While Tokyo share prices have remained at a depressed level in recent weeks, the stock market could bottom out for the second time in a span of three months or so, a situation that is often followed by a strong rebound.
Having fallen to a year-to-date low of 11,433 on March 15, the 225-issue Nikkei average soon turned higher, but much of the uptrend has since run out of steam.
The key market gauge appears poised to hit another bottom later this month.
This double-bottom phenomena and subsequent rebound was seen previously on Oct. 9, 1998, and on Jan. 5, 1999.
As always, investors are keeping a close eye on developments on Wall Street, trying to obtain a clue to future movements of the Tokyo market.
For the Tokyo stock market to stage a strong rebound, New York share prices must turn steadily higher, enticing individual investors to move in.
The market must also write off key downside factors and the administration of Prime Minister Junichiro Koizumi must maintain a high public approval rating.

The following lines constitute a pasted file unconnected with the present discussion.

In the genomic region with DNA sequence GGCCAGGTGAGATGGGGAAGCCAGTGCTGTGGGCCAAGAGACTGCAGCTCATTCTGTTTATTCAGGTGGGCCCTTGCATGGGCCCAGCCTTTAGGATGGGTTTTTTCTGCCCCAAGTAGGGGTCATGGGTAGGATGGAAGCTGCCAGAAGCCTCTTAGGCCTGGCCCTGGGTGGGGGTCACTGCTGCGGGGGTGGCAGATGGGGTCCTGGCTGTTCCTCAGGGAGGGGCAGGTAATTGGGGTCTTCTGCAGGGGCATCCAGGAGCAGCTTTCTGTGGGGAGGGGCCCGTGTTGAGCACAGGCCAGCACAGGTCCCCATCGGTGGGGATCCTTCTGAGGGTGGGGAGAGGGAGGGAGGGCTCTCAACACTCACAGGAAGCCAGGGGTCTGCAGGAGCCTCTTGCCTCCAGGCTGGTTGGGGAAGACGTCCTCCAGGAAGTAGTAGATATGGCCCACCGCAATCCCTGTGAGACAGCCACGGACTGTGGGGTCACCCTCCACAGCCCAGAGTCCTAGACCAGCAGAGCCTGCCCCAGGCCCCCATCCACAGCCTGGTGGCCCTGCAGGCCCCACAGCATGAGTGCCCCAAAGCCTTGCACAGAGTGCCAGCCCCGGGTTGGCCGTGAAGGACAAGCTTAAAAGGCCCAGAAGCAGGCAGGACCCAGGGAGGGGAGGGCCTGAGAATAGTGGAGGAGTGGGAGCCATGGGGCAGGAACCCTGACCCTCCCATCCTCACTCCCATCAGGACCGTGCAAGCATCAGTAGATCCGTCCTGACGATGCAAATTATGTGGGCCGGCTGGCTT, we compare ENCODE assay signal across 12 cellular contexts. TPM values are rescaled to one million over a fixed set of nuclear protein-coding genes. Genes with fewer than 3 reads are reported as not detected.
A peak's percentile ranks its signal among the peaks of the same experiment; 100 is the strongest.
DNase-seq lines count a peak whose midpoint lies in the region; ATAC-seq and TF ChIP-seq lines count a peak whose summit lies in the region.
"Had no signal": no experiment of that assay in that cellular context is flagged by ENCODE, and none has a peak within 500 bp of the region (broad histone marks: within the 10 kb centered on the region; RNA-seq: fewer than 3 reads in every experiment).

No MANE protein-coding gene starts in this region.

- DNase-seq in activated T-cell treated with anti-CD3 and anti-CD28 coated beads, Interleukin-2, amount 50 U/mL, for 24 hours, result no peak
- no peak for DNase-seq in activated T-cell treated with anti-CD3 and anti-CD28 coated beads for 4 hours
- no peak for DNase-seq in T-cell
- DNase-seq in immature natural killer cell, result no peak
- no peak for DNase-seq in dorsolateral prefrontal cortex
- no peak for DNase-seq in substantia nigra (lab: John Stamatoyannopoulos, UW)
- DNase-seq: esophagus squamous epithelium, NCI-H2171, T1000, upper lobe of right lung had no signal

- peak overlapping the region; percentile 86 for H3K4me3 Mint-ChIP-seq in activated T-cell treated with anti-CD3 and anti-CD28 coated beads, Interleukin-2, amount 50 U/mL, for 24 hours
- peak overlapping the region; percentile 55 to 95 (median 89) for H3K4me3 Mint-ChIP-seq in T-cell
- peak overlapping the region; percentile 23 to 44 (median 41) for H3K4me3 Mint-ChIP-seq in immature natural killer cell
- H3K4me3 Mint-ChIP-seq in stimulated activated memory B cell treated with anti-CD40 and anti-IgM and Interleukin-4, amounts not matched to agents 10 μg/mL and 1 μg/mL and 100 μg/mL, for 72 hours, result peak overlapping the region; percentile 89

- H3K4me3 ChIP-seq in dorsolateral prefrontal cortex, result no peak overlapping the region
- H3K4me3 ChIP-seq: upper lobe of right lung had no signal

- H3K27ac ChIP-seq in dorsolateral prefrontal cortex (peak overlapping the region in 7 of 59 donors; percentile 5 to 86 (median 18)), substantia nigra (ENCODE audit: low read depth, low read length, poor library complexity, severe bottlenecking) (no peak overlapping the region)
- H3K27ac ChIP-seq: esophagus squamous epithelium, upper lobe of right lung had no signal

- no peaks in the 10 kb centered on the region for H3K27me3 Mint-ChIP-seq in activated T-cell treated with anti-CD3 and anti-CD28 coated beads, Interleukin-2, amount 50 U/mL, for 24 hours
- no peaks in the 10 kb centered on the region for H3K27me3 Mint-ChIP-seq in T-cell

Although worries remain about U.S. economic prospects, the New York market reacted favorably to Intel Corp.’s announcement late last week that the bellwether high-tech company expects to meet its earnings forecasts.
Bleak earnings prospects for U.S. companies for the April-June quarter have apparently largely been factored into share prices and the New York market is now beginning to count on growing optimism about forthcoming earnings projections.
It is encouraging to note that individual investors are gearing up for increased purchases on the Tokyo market.
Their net purchases hit 117.4 billion yen in the final week of last month, the highest in about a year.
A bill is expected to clear the Diet shortly for introduction of new pension schemes similar to the U.S. 401(k) plans, which will no doubt provide a major lift to the flow of money into the market.
The reported 0.2 percent fall in gross domestic product in the first quarter did not rattle the market because it was well within the range of expectations.
In a time of both misinformation and too much information, quality journalism is more crucial than ever.
By subscribing, you can help us get the story right.